Dynamic libraries can be loaded at runtime and symbols can be resolved using the Pt::System::Library class. Additionally, the plugin API provides a more advanced way of creating classes, that implement a common interface, from a dynamically loadable library or module. The mechanism is non-intrusive and can be used with an existing class hierachy. Plugins can be loaded and unloded by client application code. The concrete type of the created class is opaque to the application that uses the plugin, it only needs to know the interface.
The Pt::System::Library class can be used to dynamically load shared libraries and resolve symbols from it. It also provides the static functions prefix() and suffix(), which allow to build library names in a portable way. The next example shows how to load a library with the basename "MyLib" at runtime and how to retrieve the address of the function "myFunction":
The constructor of the Library class will try to load the library at the given path. If no library could be found, the path is extended by the platform-specific library extension first, and then also by the shared library prefix. If no library could be found at either path, an AccessFailed exception is thrown. The function getSymbol() returns a Symbol object when the library symbol could be resolved or a SymbolNotFound exception, if the symbol name could not be found. The actual address of the library symbol is returned by sym(). Alternatively, the index operator can be used to load symbols, which will return the address of the symbol as a pointer to void or a nullptr on failure. Note, that standard C++ does not allow to cast void pointers to function pointers, but nearly all runtimes implement that as an extension.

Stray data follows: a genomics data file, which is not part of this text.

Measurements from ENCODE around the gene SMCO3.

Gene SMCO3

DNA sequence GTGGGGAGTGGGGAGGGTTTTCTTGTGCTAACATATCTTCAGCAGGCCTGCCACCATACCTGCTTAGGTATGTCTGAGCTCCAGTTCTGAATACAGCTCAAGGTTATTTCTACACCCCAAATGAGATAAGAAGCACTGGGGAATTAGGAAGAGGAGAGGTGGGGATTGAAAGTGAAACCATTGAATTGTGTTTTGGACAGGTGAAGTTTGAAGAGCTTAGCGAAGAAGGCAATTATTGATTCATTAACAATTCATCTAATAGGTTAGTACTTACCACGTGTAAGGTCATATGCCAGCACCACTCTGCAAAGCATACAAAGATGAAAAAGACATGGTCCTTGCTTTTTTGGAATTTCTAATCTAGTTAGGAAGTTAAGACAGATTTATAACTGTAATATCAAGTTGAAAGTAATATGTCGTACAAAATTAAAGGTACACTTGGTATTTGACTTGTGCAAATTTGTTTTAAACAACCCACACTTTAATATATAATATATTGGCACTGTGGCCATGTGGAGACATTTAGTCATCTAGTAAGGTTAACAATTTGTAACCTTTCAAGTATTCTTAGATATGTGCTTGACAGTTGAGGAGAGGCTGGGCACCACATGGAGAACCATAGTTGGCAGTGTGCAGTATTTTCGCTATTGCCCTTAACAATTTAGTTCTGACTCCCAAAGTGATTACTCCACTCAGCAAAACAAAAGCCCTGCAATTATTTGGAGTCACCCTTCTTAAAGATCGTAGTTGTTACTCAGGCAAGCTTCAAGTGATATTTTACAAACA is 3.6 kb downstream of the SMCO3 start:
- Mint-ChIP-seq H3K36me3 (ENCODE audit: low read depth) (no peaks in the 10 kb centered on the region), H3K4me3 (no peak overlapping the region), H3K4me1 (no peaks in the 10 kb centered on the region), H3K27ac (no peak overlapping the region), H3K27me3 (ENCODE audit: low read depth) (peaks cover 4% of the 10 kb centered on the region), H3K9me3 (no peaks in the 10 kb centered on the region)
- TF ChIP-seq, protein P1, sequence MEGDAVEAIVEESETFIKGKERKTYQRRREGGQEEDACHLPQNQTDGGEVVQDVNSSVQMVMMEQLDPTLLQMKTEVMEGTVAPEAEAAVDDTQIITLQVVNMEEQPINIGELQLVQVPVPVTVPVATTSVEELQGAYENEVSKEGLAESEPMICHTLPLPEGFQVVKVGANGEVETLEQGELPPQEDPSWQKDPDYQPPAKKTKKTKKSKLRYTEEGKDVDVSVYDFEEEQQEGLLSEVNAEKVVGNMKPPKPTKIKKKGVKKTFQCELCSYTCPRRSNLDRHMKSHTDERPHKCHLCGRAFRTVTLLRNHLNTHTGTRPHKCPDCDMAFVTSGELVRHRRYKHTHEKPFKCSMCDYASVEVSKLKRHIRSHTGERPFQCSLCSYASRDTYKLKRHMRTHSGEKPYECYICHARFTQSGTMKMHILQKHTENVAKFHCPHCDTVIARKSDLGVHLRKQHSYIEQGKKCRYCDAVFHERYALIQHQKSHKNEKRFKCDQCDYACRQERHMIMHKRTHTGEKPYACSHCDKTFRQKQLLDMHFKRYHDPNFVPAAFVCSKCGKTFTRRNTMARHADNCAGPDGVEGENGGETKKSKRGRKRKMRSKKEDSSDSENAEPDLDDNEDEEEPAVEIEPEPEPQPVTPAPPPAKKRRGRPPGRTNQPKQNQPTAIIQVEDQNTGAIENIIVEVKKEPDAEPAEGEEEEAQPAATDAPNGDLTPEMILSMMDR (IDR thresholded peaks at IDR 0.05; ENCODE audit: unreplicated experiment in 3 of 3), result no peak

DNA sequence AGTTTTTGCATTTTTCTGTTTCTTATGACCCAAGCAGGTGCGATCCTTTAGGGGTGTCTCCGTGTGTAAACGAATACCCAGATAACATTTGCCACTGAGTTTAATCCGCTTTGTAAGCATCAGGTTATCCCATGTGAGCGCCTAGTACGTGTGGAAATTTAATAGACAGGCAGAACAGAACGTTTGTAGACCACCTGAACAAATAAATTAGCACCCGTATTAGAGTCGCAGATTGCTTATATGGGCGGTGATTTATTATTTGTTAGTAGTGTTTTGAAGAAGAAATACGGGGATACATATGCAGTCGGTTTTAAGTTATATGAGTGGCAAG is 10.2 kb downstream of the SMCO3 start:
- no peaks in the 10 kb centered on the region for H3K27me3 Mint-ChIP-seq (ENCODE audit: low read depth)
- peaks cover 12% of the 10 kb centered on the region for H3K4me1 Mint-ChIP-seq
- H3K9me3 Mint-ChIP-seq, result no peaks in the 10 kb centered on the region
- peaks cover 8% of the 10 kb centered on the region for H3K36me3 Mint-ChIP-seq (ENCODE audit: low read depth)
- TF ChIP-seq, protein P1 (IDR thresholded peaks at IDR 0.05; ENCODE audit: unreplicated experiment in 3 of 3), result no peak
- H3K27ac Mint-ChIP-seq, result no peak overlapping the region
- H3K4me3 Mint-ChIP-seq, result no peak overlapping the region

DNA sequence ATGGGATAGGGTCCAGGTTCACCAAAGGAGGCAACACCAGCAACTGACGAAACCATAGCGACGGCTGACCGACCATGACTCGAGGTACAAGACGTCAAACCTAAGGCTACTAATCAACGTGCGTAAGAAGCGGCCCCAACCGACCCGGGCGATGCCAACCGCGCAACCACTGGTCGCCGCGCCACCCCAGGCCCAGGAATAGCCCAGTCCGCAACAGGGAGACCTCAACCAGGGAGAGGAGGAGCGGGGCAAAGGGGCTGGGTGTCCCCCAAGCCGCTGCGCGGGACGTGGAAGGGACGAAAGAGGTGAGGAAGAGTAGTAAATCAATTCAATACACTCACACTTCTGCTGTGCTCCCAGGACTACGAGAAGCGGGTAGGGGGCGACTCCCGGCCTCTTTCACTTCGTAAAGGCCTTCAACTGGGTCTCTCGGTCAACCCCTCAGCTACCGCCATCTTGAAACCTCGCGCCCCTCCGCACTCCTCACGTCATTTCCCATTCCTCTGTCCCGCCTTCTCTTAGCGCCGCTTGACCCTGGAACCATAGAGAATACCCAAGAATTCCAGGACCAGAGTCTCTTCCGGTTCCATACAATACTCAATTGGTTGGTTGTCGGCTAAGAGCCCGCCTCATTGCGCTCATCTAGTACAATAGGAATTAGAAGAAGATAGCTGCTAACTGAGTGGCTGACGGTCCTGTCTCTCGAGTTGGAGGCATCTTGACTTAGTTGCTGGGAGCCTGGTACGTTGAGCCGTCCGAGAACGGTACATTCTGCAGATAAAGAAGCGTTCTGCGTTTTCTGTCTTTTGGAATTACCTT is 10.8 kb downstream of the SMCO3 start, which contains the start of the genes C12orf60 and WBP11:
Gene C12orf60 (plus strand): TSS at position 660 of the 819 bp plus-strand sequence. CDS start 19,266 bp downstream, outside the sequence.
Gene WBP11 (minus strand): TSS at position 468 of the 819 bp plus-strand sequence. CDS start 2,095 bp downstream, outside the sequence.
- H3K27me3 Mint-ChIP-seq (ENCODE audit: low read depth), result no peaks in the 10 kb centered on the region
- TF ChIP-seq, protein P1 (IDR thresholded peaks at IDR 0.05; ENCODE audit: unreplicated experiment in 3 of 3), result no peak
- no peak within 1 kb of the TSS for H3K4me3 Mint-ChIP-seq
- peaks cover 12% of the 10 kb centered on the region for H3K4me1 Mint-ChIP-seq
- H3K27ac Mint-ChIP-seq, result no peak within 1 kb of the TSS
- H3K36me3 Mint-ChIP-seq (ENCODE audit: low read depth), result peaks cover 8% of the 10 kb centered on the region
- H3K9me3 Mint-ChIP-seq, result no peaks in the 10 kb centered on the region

Lets assume the classes you want to create from a plugin are derived from an interface class called Greeter. The Greeter class has one abstract function called sayHello:
Now, we want to write a plugin that implements Greeter to say "Hello World" in english. This simply means to derive from Greeter and implement the sayHello method:
So far this has nothing to do with writing the plugin, it is pretty much the situation how object-oriented applications and frameworks are designed. To build the plugin, the EnglishGreeter must be build as a shared library and export the symbol "PluginList" that we will use later to resolve our plugin. PluginList must be a null-terminated array of PluginId* and be exported with C-linkage. This array will contain a number of BasicPlugin instances that serve as builder for the class we want to load from the plugin in our client application.
Here we create a BasicPlugin statically in the plugin library that is able to create an EnglishGreeter which implements the Greeter interface, hence the two template parameters. The constructor takes a feature string, in this case "en", that can be used later for named construction of objects. The address of the BasicPlugin is then placed in the PluginList, so it can be resolved by the loader code. This is pretty much all you need to do to write a plugin. If we decide to write a GermanGreeter and FrenchGreeter later and do not want to compile them into a separate file we can simply add them to the PluginList. Instead of using the BasicPlugin template, we can derive from Pt::Plugin and override the create and destroy methods if we need a special way of creating or destroying. BasicPlugin is derived from Pt::Plugin and simply creates with new and destroys with delete.
To load a plugin in an application the PluginManager class is used. It is a class template that takes the Interface type, here Greeter, as parameter. It will load the plugin, resolve the pluginlist and get the plugins to be used when a class needs to be created. It is very simple to use:
First we need to load the shared library with PluginManager::loadPlugin(). Then we can create an instance of a Greeter by a feature string by calling PluginManager::create(). Normally, one would ask the user for a language and then see if we can create a Greeter. if the instance could be created we use it like a normal C++ class, but not delete it directly and instead use the PluginManager::destroy() method. The rationale behind this is that the allocator in a shared library can differ from the allocator in the application and the same code needs to delete it, which created it. The life-time of the created classes is bound to the life-time of the PluginManager. When the PluginManager goes out of scope it will not only destroy all created instances, it will also unload all loaded plugin libraries.